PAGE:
Collecting watches: how in the world did I ended up with 135 of them?!


So I hit 5,000 followers on Instagram. That to me is quite the milestone. I've never really been a fan of being active on the platform and so most of the growth has been a result of me following other people and them following back.

Plus, the constant posting of photos of nice watches work too.

All in all, I'd say it's been an awesome journey. I've been collecting watches for a little more than 6 years now and from the spreadsheet I've gone through about 243 watches, with 135 of them still with me now.

It's been a hell of a ride, and I'm glad that I got to share this with the (albeit small) community of mine through my photos and blog. I don't go for the super high-end - Submariners and Explorers and GMTs are out of reach for me; Reversos don't really fit my wrist well; and APs are not just expensive but bloody mainstream. I don't ravel in conversation much - I tend to keep my comments to myself and the select few friends I keep. And I'm not really well-read in the movement and calibres to go full WIS.

I like to think that I'm just a simple collector - buying watches I like and that seem legit without doing tonnes or research into their history and dial variations and reference numbers. My time with the numerous watches I have, along with the few close friends I have made along the way, have served me well in being able to identify a good watch from a regretful one.

Till this day I remain humble (some will probably laugh at hearing this word being used to describe me) on my opinion towards watches. Sure, there are the few that I absolutely dislike (and even then I can argue that it's probably more of their customer base than the watches that I disdain), but in the end the thought of a mechanical beating heart powered by the willingness of its keeper to activate and appreciate it is what keeps my passion going.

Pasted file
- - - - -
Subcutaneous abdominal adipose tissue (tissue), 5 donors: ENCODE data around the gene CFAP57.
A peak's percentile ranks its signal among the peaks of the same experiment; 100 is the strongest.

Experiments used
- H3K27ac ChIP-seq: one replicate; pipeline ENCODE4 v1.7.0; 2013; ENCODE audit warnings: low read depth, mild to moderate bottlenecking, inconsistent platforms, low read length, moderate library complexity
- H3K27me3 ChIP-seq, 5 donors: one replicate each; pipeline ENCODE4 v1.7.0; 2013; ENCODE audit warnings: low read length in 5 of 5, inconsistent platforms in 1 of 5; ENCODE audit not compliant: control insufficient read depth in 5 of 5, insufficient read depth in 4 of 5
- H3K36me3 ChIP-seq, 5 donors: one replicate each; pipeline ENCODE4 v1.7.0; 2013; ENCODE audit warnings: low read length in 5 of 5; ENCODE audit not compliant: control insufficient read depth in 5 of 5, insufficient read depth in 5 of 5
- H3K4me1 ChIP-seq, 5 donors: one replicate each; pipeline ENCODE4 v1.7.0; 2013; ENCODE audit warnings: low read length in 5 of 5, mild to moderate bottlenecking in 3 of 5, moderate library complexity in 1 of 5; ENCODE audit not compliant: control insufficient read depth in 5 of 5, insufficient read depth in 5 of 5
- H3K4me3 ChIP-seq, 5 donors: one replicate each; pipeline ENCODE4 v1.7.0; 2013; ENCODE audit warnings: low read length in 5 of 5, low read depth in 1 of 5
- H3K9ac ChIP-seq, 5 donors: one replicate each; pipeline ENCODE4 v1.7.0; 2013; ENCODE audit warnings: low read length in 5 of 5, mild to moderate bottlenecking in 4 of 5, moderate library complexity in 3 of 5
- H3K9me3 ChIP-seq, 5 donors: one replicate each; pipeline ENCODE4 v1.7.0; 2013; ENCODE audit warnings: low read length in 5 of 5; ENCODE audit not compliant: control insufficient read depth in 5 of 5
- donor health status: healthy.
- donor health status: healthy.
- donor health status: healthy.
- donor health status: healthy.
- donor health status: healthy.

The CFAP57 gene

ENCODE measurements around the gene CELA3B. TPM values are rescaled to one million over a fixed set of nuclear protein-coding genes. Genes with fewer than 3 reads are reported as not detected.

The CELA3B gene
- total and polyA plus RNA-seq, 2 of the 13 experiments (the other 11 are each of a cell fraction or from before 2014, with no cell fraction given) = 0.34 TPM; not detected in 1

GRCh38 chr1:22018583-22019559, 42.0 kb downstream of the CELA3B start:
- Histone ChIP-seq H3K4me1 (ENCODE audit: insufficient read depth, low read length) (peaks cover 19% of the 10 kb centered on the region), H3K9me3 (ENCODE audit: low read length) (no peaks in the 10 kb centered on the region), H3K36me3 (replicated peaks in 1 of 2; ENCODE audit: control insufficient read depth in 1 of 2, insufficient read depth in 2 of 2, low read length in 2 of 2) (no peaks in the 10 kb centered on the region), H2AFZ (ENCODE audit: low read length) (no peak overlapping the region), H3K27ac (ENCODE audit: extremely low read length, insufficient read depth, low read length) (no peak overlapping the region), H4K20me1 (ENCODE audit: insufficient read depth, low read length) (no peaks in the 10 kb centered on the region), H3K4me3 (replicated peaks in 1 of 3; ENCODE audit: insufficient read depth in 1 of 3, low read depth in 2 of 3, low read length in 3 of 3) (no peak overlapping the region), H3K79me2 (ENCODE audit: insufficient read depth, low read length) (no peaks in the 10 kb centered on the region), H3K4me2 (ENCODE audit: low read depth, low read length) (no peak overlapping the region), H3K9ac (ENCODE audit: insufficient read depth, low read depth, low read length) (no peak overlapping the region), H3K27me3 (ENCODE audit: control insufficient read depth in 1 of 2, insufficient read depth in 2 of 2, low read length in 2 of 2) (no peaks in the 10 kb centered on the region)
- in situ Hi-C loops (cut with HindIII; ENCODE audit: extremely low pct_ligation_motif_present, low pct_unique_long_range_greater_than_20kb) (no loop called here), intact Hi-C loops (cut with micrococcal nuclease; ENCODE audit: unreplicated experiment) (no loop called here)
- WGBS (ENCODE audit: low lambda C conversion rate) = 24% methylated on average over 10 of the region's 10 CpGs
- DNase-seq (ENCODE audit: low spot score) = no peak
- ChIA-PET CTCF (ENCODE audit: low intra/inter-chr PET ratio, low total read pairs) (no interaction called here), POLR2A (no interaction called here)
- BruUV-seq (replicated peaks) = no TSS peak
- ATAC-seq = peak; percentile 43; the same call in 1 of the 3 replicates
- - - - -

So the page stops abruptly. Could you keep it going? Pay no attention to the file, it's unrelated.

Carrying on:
Many a times I have told myself. "this is the last watch," and "I have no space for this one," only to see myself purchasing yet another watch box and reorganizing the shelf (yes all my watches are in boxes in the single shelf in my room).

Above: The old, the new, and the wanna be old.

The allure is the hobby is part desire to own something that catches my eye, and also to feel the gratification of one's desire to buy a new watch. Either ways I end up with the unbearably long wait for the postman, the occasional taxes, the rare need to service a watch, but all that amidst the joy of adding one more to the heap that I already have.

From the Baume et Mercier Clifton Moonphase to the Longines Art Deco, to the Seiko chronographs and King Seikos, to the Rolex DateJusts and my beloved Omega Constellations, to several other genres of watches that I am so proud to own and have owned - this is my happy journey.

Thank you all for sharing this with me.

And now I suppose I should take things to another level. I see Instagram Live sessions being conducted between watch collectors. They look awesome - to meet and talk watches with some dude from all across the world. I see lengthy comment sections of certain collectors and wonder if it'll be worthwhile giving my five cents' worth. I thumb through the photos of a new collector and hope it's not too rude if I share my views to his questions.

Engagement with the watch community may be interesting, and really worth a try. So to the person I ever choose to make watch-talk with, let's make the best of our common hobby and share in the rich, fascinating, and unending world of ticking money sponges.

Till the next 5,000 I guess.


©.2020. Reproduce with permission. Further enquiries at tabletopwatches@gmail.com.

Best viewed on desktop, because you should really take your time with vintage.

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